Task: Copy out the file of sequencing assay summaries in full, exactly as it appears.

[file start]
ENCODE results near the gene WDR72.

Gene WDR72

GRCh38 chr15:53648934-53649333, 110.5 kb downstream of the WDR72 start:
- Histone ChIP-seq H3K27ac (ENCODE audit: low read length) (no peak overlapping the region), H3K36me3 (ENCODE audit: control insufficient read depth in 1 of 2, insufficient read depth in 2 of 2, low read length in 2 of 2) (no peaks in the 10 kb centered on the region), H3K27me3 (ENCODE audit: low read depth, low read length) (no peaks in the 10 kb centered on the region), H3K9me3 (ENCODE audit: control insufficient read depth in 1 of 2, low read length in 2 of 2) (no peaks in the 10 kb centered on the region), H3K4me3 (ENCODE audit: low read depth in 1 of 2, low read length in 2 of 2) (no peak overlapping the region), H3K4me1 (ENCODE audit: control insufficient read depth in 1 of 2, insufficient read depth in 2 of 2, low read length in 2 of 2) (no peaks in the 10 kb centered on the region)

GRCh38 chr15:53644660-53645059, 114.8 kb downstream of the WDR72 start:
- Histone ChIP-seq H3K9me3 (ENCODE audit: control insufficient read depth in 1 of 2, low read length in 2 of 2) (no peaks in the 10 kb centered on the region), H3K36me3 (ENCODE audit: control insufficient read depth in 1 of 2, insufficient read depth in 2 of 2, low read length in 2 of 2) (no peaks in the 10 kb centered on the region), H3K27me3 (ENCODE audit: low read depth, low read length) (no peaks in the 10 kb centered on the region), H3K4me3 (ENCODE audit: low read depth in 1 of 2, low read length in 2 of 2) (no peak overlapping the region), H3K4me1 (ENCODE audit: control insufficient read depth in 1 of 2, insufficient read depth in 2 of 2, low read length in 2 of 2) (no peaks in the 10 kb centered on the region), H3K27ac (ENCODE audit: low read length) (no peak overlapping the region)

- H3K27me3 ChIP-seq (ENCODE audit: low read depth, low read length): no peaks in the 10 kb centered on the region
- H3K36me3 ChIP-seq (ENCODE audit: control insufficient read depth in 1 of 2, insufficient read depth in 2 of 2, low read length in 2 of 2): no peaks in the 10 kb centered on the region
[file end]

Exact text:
ENCODE results near the gene WDR72.

Gene WDR72

GRCh38 chr15:53648934-53649333, 110.5 kb downstream of the WDR72 start:
- Histone ChIP-seq H3K27ac (ENCODE audit: low read length) (no peak overlapping the region), H3K36me3 (ENCODE audit: control insufficient read depth in 1 of 2, insufficient read depth in 2 of 2, low read length in 2 of 2) (no peaks in the 10 kb centered on the region), H3K27me3 (ENCODE audit: low read depth, low read length) (no peaks in the 10 kb centered on the region), H3K9me3 (ENCODE audit: control insufficient read depth in 1 of 2, low read length in 2 of 2) (no peaks in the 10 kb centered on the region), H3K4me3 (ENCODE audit: low read depth in 1 of 2, low read length in 2 of 2) (no peak overlapping the region), H3K4me1 (ENCODE audit: control insufficient read depth in 1 of 2, insufficient read depth in 2 of 2, low read length in 2 of 2) (no peaks in the 10 kb centered on the region)

GRCh38 chr15:53644660-53645059, 114.8 kb downstream of the WDR72 start:
- Histone ChIP-seq H3K9me3 (ENCODE audit: control insufficient read depth in 1 of 2, low read length in 2 of 2) (no peaks in the 10 kb centered on the region), H3K36me3 (ENCODE audit: control insufficient read depth in 1 of 2, insufficient read depth in 2 of 2, low read length in 2 of 2) (no peaks in the 10 kb centered on the region), H3K27me3 (ENCODE audit: low read depth, low read length) (no peaks in the 10 kb centered on the region), H3K4me3 (ENCODE audit: low read depth in 1 of 2, low read length in 2 of 2) (no peak overlapping the region), H3K4me1 (ENCODE audit: control insufficient read depth in 1 of 2, insufficient read depth in 2 of 2, low read length in 2 of 2) (no peaks in the 10 kb centered on the region), H3K27ac (ENCODE audit: low read length) (no peak overlapping the region)

- H3K27me3 ChIP-seq (ENCODE audit: low read depth, low read length): no peaks in the 10 kb centered on the region
- H3K36me3 ChIP-seq (ENCODE audit: control insufficient read depth in 1 of 2, insufficient read depth in 2 of 2, low read length in 2 of 2): no peaks in the 10 kb centered on the region